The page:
Renée (rogueslayer452) wrote,
Renée
rogueslayer452

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Mad Max: Fury Road: Film Review


I'll be honest, when I first heard about Mad Max: Fury Road I was quite indifferent. I mean, I didn't watch the original movies, I had very minimal knowledge about the actual Mad Max universe, and while the previews looked cool and it had Charlize Theron involved, it just wasn't something I was interested in seeing, at least in theaters anyway. And then, of course, came all the positive and praising reviews from it, including the hilarious backlash that backfired from butthurt men, which got me to rethink my position. So I went to see it yesterday.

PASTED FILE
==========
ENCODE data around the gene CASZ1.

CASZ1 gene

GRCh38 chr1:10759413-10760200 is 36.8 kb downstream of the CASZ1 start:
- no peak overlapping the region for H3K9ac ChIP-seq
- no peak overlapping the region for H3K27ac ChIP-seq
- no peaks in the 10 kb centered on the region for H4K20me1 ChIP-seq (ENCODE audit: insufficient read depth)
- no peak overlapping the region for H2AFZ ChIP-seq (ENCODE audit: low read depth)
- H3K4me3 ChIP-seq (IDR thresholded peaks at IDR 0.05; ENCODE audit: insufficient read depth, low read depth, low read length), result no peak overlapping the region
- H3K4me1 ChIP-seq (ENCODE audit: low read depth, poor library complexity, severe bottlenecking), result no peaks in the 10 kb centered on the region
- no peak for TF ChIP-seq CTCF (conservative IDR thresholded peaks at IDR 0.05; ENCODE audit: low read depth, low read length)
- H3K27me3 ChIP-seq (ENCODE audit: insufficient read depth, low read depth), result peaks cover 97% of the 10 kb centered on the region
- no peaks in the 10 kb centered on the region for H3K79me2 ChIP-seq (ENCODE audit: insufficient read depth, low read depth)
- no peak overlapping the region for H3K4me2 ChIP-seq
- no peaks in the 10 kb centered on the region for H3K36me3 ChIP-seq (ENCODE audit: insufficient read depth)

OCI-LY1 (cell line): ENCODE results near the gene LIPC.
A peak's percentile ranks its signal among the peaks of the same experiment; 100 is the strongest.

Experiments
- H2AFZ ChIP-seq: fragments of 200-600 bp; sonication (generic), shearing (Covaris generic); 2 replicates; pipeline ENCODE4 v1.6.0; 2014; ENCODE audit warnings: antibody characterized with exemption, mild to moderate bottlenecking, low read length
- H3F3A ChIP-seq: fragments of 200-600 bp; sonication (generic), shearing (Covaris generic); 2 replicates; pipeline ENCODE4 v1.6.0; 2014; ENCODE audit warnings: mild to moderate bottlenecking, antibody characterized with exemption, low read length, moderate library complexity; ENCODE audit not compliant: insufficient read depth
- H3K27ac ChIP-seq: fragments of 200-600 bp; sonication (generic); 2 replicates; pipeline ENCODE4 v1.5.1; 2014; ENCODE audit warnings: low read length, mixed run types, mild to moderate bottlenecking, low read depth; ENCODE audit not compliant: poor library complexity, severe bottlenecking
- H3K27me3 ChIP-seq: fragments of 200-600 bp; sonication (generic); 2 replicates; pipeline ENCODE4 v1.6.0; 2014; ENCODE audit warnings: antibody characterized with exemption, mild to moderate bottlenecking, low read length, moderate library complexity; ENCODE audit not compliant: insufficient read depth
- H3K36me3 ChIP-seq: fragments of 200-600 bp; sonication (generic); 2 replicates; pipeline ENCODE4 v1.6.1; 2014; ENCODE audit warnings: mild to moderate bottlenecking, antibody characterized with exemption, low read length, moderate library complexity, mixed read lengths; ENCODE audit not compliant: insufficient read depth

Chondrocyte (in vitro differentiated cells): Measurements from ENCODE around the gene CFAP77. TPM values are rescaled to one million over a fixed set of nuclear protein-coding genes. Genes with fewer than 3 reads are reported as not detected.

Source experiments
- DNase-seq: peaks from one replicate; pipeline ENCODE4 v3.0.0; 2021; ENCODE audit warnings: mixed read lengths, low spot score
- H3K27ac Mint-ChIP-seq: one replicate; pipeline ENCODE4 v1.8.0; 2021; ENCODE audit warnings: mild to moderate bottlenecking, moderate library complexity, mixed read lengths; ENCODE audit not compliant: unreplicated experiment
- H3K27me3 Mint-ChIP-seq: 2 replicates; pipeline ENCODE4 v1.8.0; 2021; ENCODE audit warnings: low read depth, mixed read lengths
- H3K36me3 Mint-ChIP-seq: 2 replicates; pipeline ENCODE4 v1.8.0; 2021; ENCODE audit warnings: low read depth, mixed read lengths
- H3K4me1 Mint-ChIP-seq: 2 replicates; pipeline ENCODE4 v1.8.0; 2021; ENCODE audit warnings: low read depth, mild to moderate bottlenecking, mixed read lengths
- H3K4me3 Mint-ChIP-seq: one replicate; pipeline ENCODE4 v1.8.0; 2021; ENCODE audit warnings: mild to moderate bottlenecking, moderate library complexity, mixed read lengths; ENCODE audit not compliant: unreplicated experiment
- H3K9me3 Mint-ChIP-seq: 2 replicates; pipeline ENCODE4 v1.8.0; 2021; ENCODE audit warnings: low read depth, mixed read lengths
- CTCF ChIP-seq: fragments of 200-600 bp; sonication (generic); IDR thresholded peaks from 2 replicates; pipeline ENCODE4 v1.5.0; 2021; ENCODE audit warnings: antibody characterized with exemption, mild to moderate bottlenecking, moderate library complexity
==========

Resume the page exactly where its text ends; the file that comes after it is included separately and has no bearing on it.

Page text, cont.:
And IT WAS FREAKING AWESOME.

I don't say that lightly, either. I'm usually someone who gets apprehensive whenever something is hyped up because it all seems it might be an exaggeration and setting up for me to have high hopes only to be disappointed. But this is one instance where you truly have to take the overabundance of praise to heart, because once you leave the theater you'll be dazed in a holy shit that was an overwhelming amount of awesome.